Environment-Specific Configuration of Spring Applications

Over and over I see projects struggling with the problem of parameters in property files that change in different environments; after all that’s pretty much the idea with the property files anyway – to make it easy to reconfigure the system.

The PropertyPlaceholderConfigurer lets us externalize configuration parameters from the XML configuration to property files, and that’s excellent, but I’ve seen (and implemented myself) so many different cumbersome attempts on environment configuration it’s not even funny.

The problem is this: We’ll want to have one test-environment version of the property file bundled with the application source code to simplify starting the app in test mode from inside the IDE. So how do we reconfigure the application for production? Extract the war file, replace the property file with the production version, and re-pack the war? No, we really want to avoid this. Another, even worse solution is to have a number of different versions of the property files and then using different build profiles including the “correct” versions.

As it turns out there’s a perfectly simple, obvious, but surprisingly hard-to-google solution to this problem: You probably know that it’s possible to specify several property files when configuring the PropertyPlaceholderConfigurer; well it turns out that a property redefined in a later file will override a setting from a previous file. This allows us to do the following:


Note the ignore-resource-not-found attribute, which is needed to so that not all files need to be in place. Now consider that the bundled property file, WEB-INF/myApp.properties has the following contents:


and that there is no file at /etc/myApp/myApp.properties on your development machine. When we start the application in the IDE, it will load and run with the test settings.

If we now place an environment-specific property file at /etc/myApp/myApp.properties with the following contents:


these are the settings that will be used when the application is started on that machine. This is what we’ll do on the production machine. And what’s even better: it won’t even be your responsibility – you just need to document where the property file should be placed and which properties that can be specified and then leave it for operations to actually make it so.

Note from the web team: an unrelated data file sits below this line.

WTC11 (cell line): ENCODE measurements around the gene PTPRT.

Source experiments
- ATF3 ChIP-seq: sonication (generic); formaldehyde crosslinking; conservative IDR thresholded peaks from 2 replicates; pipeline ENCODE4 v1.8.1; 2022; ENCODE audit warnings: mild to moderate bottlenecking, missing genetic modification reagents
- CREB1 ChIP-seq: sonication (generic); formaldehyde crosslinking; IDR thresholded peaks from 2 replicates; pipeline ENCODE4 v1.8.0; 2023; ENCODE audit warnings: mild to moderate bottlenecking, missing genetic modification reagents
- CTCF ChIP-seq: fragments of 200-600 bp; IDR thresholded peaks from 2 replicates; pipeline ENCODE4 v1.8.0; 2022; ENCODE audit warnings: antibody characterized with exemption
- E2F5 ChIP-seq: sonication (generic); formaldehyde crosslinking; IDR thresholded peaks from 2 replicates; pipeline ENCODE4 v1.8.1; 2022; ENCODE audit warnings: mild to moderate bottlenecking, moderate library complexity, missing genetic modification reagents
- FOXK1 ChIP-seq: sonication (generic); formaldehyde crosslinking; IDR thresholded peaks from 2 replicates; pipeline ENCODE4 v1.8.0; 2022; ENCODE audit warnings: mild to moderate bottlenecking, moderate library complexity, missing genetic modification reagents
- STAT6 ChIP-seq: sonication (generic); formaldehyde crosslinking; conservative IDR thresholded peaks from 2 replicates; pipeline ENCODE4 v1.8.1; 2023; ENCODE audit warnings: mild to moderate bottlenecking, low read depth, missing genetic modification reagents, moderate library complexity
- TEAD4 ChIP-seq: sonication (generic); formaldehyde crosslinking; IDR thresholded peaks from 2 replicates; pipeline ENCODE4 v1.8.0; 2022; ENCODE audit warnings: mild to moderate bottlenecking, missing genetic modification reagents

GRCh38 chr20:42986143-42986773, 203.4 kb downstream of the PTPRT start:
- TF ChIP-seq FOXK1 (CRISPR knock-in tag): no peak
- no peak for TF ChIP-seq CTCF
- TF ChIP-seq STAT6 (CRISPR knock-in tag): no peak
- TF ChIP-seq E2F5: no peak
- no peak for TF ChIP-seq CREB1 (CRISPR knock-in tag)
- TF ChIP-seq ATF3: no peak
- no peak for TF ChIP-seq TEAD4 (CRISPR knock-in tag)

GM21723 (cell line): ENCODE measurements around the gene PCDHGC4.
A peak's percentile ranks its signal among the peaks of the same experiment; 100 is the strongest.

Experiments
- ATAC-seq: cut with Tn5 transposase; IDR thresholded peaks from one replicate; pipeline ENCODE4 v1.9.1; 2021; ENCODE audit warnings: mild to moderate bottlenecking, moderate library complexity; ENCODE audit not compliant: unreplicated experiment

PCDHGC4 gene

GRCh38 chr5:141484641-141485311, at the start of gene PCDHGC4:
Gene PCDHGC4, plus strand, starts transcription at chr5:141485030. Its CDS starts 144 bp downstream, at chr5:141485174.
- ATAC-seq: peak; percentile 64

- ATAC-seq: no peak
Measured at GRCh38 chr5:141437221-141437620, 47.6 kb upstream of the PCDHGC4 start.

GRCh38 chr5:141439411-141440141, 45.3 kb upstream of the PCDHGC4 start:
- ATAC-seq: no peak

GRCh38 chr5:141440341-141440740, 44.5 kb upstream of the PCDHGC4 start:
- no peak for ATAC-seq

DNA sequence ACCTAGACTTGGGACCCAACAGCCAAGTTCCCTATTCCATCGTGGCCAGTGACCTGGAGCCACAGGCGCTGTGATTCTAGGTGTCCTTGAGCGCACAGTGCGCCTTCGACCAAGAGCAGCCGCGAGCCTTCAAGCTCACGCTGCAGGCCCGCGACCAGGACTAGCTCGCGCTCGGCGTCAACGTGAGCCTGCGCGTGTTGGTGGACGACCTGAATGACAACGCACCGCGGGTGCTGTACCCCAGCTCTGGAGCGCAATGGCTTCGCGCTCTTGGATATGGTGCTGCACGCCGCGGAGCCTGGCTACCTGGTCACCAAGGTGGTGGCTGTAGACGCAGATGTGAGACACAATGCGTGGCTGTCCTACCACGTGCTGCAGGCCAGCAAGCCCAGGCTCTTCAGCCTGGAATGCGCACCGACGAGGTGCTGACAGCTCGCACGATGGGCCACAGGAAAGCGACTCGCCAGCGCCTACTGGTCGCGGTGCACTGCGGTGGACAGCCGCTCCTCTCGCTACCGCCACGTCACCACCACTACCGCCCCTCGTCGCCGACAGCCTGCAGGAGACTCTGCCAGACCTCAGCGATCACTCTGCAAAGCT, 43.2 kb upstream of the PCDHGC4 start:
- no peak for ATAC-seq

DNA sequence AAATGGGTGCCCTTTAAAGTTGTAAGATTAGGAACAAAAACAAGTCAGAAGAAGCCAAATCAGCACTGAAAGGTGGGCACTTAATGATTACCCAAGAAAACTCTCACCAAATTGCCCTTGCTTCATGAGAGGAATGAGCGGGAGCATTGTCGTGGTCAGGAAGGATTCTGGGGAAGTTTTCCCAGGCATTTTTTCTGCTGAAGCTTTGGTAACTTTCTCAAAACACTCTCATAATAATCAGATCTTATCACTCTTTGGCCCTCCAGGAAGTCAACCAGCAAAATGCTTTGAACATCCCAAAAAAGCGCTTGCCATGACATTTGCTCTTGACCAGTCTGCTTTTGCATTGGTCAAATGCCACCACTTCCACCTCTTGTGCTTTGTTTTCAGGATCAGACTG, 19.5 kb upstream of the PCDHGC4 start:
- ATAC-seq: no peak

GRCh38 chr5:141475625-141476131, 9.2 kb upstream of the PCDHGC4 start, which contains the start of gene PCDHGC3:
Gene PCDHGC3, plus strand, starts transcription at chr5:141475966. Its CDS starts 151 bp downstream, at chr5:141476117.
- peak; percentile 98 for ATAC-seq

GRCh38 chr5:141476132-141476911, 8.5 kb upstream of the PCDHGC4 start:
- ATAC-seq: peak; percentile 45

Simple as that.

This Post Has 7 Comments

  1. Thanks for the tip! But what if you need to change the configuration at runtime? Perhaps store it in the database (it’s not changed after reboot)?

  2. It’s important to note that the PropertyPlaceholderConfigurer works on bean definitions, before any beans are actually created. This means that it wouldn’t make any difference where the configuration parameters are placed; any change to them still wouldn’t be applied until the ApplicationContext is restarted.

    The standard solution to enable tweaking of application configuration in runtime would be to expose the bean using JMX. You can then use e.g. JConsole to set Attributes on the exposed MBean.

    Spring makes it really easy to expose any bean over JMX, check the reference documentation for details.

  3. You gotta love Spring.

    I used this technique on earlier projects, it works great!
    Nice that it is now Googlable ;-) – thanks Mattias.

  4. One problem I see with this approach is when you’ve multiple env specific properties (other than just test and prod). e.g. qa , qa1 etc.

  5. Can you specify three locations for three environments such as:



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